Another aspect provides a method of calibrating a DAC. In one embodiment, the method includes: (1) intermittently coupling a tested element to an input of the DAC, (2) operating the DAC to produce an output signal, (3) using an ADC to determine static amplitude errors in the output signal caused by a presence of the tested element and (4) using the ADC to determine dynamic amplitude errors in the output signal caused by the intermittently coupling of the tested element.
 Yet another aspect provides a self-calibrating method for a DAC. In one embodiment, the method includes: (1) determining a partition for correction of instantaneous error among digital amplitude, analog amplitude and pulse duration and timing paths, (2) applying a corresponding digital amplitude correction via a summer, (3) applying a corresponding digital amplitude correction via the DAC and (4) adjusting the pulse duration and timing paths in accordance with a remainder of a predicted error.
 Reference is now made to the following descriptions taken in conjunction with the accompanying drawings, in which:
 FIG. 1 is a high-level block diagram of one embodiment of a self-compensated DAC;
 FIG. 2 is a block diagram detailing the calibration and compensation functions of the self-calibrated DAC of FIG. 1;
 FIG. 3 is a time-domain waveform illustrating a time-domain based compensation method undertaken in the self-calibrated DAC of FIG. 1;
 FIG. 4A is a block diagram illustrating the coordinated operation of multiple branches in an interleaved DAC incorporating time-domain based compensation;
 FIG. 4B illustrates time-domain waveforms from multiple DAC branches and their combined signal that is produced at the output of the DAC of FIG. 1;
 FIG. 5 is a high-level flow diagram of one embodiment of a method of calibrating a self-compensated DAC;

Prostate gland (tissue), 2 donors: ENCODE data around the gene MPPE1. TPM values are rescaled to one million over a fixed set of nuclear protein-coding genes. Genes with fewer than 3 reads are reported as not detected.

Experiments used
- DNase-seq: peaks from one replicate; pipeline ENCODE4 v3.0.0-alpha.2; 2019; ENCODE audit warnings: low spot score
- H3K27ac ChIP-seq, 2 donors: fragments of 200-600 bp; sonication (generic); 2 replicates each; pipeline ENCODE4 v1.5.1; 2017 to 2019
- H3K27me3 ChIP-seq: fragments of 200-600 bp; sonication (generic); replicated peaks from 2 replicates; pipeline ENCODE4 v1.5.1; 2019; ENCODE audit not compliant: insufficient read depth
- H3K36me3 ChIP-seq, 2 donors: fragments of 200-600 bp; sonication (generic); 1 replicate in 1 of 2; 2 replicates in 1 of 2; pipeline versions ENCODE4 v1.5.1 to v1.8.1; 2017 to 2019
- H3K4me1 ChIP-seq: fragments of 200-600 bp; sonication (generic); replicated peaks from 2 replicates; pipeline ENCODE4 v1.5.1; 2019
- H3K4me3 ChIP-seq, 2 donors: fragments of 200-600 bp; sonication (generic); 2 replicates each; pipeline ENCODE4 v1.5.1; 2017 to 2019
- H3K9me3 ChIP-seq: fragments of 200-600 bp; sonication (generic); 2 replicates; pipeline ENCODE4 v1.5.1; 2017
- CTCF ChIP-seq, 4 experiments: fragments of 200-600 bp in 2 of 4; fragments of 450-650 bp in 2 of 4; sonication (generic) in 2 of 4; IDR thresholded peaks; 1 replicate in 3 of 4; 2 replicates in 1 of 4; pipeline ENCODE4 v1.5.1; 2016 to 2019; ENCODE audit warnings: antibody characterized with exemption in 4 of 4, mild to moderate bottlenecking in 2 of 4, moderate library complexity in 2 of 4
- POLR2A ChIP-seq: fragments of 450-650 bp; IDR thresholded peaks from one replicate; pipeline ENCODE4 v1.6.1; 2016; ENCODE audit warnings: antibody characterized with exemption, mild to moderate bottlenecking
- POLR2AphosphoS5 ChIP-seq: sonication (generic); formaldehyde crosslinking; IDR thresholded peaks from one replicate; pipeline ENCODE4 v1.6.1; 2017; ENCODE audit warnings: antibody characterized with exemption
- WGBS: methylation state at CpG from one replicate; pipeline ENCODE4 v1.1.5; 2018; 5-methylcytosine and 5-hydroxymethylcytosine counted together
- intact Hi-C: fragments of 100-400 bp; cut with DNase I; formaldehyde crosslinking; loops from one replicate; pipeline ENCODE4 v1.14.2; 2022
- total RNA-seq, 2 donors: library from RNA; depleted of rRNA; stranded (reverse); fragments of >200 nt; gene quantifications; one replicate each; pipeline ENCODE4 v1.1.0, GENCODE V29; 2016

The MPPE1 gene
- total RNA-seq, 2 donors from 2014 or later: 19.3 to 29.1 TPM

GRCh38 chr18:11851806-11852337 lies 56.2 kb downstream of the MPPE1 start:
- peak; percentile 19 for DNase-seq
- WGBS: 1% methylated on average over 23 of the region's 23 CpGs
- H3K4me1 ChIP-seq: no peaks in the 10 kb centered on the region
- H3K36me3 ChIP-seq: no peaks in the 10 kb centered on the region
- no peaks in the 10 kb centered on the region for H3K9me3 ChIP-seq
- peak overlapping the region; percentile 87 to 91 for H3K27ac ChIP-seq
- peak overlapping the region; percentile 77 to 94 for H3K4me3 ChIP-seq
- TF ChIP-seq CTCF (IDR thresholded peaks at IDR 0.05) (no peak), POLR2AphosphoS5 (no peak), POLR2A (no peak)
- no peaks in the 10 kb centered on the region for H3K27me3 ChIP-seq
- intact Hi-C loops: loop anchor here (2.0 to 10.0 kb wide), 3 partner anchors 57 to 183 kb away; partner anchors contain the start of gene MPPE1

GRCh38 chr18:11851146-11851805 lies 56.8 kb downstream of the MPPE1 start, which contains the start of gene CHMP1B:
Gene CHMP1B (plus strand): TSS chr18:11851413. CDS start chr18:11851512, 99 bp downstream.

FIG. 6 is a flow diagram of one embodiment of a compensation method for a self-compensated DAC; and
 FIG. 7 is a flow diagram of one embodiment of a method of operating a self-compensated DAC.
 As stated above, wide bandwidth, high-resolution, low power DACs are not amenable to integration with extensively digital SoC solutions, which are typically realized in an advanced nanometer scale CMOS fabrication process and are becoming increasingly popular in high-volume consumer market products. This inhibits not only the miniaturization, which is of importance particularly in portable products, but also the ultimate cost reduction that is so desirable in all markets.
 However, it is realized herein that the increasing gate densities and levels of integration of advanced CMOS processes do allow high-complexity and high-speed digital mechanisms for self-calibration and self-compensation, and these mechanisms can be employed to alleviate the various inevitable impairments experienced in the analog circuitry. Hence, various embodiments of a self-compensating DAC and method of operation thereof introduced herein use digital resources, such as digital processing power and memory, which become more readily available at reduced silicon area, cost, and power consumption, as the fabrication processes continue to scale down in accordance with Moore's Law. The digital resources serve to compensate dynamically for the inevitable non-idealities in the analog circuitry of the DAC's core and for the distortions experienced in it as a result of these impairments. Certain embodiments provide novel and useful cost-effective structures and methods that allow an integrated DAC to achieve wide bandwidths and dynamic ranges (i.e. fine resolution) at low production costs.